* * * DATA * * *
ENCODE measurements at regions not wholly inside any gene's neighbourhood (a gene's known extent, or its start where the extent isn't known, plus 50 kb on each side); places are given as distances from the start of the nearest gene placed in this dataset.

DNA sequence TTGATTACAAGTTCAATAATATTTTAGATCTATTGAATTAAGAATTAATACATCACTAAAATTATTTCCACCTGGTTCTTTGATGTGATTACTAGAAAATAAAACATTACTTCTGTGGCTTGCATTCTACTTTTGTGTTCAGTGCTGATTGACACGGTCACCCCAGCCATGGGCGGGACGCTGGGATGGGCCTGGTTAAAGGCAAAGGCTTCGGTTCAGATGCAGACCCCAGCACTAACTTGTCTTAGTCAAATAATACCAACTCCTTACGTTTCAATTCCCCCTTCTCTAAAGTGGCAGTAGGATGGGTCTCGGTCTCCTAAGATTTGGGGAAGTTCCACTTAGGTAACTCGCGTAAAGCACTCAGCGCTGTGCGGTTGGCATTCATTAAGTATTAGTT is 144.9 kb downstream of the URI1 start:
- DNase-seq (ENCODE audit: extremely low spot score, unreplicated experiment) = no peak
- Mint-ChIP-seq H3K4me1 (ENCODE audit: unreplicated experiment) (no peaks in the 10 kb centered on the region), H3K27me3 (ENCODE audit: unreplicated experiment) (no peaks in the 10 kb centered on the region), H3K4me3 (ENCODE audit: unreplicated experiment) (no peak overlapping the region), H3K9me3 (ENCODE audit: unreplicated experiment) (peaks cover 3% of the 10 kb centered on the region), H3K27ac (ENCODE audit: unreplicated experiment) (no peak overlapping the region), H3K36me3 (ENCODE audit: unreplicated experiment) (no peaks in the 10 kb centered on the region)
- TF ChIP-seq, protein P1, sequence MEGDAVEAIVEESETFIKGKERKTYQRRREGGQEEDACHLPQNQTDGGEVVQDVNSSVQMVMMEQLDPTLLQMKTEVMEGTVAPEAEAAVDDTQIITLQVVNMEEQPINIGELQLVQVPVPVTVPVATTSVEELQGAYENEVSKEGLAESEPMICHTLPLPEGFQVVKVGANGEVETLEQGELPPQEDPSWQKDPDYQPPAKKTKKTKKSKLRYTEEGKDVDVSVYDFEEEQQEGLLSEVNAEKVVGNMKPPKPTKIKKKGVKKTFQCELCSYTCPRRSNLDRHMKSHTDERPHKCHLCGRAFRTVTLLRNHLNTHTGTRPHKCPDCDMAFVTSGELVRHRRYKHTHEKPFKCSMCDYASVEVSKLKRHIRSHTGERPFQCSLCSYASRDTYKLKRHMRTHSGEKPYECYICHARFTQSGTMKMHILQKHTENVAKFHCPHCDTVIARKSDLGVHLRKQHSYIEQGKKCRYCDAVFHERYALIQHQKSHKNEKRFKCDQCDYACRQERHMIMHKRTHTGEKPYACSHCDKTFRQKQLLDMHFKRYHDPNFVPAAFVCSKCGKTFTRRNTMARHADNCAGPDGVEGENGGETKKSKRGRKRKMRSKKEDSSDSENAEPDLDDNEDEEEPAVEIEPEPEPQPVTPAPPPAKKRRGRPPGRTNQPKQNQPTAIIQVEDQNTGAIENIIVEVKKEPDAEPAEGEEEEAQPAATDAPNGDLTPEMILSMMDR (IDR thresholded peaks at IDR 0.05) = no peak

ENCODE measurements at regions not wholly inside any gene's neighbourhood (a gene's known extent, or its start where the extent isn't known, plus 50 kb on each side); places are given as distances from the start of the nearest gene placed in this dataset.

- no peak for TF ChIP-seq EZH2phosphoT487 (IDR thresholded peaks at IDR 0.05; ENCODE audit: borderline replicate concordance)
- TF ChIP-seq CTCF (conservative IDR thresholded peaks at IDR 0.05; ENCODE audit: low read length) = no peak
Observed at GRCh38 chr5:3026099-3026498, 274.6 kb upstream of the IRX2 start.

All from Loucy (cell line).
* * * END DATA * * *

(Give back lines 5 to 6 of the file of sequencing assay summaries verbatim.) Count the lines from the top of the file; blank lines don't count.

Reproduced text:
- TF ChIP-seq, protein P1, sequence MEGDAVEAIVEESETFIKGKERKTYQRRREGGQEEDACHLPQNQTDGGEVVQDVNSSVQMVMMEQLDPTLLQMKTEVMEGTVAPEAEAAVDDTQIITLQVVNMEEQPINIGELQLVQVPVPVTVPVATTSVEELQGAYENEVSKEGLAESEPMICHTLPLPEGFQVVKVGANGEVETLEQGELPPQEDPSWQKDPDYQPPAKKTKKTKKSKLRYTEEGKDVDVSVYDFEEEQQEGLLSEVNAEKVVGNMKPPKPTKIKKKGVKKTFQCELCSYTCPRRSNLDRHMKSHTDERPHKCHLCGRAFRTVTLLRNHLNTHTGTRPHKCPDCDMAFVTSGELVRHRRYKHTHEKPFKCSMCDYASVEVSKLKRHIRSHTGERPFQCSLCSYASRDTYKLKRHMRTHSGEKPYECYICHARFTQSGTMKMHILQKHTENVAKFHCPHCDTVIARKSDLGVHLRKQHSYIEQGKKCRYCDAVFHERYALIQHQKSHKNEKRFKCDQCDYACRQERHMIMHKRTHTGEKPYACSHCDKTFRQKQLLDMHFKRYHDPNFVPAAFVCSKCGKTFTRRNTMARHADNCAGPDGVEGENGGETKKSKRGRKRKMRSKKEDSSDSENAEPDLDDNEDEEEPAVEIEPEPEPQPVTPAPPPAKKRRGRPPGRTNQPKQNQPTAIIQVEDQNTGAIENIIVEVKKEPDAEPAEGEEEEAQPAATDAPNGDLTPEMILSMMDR (IDR thresholded peaks at IDR 0.05) = no peak

ENCODE measurements at regions not wholly inside any gene's neighbourhood (a gene's known extent, or its start where the extent isn't known, plus 50 kb on each side); places are given as distances from the start of the nearest gene placed in this dataset.